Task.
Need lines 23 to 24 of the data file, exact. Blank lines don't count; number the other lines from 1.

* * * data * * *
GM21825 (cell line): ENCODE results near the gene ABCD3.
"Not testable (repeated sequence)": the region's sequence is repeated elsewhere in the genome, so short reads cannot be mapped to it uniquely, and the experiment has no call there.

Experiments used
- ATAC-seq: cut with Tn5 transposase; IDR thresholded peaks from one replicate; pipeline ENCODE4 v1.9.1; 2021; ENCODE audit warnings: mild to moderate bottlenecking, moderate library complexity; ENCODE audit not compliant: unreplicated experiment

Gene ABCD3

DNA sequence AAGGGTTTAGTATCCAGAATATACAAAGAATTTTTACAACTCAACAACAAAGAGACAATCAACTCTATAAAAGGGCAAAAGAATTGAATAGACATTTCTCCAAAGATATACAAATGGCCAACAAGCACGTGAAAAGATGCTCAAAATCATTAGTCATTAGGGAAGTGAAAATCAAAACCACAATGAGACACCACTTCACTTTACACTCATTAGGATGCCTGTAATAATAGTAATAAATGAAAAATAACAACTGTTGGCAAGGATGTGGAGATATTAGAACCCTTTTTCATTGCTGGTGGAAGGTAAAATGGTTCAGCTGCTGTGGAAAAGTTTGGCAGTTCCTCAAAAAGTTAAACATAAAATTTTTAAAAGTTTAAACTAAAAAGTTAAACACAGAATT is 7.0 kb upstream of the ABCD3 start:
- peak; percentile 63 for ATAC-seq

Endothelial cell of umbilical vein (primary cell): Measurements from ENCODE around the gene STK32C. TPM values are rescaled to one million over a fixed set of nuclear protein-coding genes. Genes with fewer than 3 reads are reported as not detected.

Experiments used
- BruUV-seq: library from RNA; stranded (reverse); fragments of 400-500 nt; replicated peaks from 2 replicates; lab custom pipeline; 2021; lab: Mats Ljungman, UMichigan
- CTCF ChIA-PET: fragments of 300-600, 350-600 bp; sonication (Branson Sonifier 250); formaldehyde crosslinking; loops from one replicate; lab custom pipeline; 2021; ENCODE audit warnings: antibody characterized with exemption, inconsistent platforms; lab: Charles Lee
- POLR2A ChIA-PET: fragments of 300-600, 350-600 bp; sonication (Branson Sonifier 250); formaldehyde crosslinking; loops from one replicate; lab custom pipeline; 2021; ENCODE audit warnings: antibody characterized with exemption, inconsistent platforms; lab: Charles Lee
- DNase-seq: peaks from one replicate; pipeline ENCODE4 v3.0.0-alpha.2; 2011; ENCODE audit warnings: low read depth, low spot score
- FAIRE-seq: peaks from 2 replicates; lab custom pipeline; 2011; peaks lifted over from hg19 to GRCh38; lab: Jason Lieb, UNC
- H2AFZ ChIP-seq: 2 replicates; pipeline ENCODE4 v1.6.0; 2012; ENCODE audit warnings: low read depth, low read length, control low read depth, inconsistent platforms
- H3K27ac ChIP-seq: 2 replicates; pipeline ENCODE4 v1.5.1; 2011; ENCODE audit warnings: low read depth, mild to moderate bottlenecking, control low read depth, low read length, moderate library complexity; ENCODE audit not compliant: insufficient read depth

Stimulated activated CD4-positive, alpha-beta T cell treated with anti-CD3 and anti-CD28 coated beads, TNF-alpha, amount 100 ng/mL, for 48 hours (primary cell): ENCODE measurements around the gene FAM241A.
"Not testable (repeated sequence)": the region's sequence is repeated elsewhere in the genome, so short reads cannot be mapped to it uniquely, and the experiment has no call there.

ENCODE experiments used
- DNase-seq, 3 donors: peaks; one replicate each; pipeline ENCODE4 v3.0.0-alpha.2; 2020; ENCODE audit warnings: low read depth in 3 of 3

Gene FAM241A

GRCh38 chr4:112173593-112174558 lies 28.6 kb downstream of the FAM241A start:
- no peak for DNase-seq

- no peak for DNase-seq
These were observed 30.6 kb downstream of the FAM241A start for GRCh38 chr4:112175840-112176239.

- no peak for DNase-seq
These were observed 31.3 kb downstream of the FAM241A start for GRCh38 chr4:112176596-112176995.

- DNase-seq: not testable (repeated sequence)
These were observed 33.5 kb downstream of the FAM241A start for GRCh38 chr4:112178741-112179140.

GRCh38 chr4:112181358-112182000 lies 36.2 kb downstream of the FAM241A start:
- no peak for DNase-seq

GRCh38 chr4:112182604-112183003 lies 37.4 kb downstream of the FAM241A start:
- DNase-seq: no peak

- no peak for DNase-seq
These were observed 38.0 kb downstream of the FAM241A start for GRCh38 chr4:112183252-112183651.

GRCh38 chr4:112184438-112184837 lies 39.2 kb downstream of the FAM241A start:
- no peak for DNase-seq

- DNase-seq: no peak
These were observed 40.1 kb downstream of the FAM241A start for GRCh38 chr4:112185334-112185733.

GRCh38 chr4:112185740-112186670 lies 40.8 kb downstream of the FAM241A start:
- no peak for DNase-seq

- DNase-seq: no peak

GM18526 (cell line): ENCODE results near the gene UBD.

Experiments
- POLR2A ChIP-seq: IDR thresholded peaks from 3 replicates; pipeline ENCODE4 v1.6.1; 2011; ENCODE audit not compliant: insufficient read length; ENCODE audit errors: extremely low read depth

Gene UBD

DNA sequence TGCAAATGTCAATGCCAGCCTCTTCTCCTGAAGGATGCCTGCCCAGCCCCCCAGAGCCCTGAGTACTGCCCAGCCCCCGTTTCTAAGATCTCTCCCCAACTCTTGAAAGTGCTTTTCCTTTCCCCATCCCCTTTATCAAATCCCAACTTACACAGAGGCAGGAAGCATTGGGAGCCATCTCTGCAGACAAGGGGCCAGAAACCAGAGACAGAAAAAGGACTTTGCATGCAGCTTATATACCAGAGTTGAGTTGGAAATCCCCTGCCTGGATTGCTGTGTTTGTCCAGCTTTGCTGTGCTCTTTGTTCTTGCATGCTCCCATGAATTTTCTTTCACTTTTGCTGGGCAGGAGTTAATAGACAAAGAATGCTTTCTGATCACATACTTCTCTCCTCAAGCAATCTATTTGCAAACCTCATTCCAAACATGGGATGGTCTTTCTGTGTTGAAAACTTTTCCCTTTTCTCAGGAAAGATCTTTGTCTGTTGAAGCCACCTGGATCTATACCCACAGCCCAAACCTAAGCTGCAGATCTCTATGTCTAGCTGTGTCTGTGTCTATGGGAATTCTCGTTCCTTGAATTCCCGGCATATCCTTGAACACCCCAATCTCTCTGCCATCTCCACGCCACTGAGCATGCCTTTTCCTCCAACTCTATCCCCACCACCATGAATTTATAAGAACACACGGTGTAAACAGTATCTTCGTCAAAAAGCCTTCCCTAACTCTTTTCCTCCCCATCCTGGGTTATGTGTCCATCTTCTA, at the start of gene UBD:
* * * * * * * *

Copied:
- no peak for DNase-seq

- no peak for DNase-seq